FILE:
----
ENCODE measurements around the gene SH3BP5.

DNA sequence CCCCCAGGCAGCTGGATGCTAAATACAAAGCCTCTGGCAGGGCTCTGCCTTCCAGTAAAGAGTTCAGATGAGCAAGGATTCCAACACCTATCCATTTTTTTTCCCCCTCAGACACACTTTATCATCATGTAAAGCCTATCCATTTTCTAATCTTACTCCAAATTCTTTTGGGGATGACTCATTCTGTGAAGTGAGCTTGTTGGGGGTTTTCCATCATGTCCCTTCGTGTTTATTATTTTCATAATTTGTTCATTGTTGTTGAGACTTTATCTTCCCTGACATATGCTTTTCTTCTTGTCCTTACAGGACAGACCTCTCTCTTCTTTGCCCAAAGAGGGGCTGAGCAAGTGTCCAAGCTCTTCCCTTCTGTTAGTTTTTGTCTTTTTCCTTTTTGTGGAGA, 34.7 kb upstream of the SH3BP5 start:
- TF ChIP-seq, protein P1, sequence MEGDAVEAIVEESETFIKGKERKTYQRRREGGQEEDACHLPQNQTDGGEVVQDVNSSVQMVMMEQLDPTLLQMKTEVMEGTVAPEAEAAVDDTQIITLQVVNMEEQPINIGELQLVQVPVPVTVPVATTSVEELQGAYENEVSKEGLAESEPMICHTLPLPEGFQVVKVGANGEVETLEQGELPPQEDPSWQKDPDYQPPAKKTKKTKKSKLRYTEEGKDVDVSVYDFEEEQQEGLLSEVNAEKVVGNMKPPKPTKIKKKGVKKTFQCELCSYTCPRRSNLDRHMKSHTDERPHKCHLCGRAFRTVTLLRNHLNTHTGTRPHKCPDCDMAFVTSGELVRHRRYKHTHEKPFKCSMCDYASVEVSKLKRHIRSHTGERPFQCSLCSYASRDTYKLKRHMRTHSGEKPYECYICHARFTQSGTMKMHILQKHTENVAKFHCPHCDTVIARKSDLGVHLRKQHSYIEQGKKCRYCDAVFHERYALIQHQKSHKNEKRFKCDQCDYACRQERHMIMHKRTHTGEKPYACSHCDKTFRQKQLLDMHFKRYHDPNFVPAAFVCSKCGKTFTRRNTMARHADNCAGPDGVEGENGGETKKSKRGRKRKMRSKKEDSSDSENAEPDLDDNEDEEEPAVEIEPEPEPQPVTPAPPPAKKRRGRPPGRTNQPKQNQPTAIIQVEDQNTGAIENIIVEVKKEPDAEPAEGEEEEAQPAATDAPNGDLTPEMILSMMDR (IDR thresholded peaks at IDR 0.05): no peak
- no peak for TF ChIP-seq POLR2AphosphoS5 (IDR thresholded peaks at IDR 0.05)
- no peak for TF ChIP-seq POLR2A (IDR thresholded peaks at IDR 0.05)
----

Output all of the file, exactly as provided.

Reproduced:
ENCODE measurements around the gene SH3BP5.

DNA sequence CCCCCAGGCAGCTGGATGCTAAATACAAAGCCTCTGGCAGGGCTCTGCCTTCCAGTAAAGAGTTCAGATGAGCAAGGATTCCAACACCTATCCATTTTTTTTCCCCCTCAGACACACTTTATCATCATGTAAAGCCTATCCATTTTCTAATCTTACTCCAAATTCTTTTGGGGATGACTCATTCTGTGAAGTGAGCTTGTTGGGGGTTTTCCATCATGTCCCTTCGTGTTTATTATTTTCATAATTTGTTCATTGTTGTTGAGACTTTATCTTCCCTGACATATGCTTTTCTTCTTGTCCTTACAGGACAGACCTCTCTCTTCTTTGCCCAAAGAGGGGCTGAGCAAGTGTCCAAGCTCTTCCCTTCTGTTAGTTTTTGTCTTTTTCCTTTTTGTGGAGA, 34.7 kb upstream of the SH3BP5 start:
- TF ChIP-seq, protein P1, sequence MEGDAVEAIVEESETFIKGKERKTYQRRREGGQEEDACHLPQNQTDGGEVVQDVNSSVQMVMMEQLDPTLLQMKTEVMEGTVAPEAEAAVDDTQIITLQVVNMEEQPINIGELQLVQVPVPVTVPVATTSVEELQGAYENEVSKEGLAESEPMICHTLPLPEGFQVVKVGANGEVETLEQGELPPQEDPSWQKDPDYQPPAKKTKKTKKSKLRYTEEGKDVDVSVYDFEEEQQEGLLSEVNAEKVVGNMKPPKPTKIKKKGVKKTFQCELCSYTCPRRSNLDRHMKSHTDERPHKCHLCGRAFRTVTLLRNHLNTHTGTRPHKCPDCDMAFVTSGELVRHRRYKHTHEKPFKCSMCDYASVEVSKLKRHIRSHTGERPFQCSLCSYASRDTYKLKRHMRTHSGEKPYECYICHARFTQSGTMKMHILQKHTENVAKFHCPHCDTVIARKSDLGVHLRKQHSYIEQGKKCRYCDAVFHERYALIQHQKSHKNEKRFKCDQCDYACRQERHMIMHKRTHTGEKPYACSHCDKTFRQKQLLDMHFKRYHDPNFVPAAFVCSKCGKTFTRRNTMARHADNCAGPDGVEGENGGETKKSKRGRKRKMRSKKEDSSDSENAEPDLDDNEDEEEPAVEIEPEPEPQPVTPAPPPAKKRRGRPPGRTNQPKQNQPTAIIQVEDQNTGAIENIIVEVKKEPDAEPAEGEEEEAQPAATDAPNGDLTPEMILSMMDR (IDR thresholded peaks at IDR 0.05): no peak
- no peak for TF ChIP-seq POLR2AphosphoS5 (IDR thresholded peaks at IDR 0.05)
- no peak for TF ChIP-seq POLR2A (IDR thresholded peaks at IDR 0.05)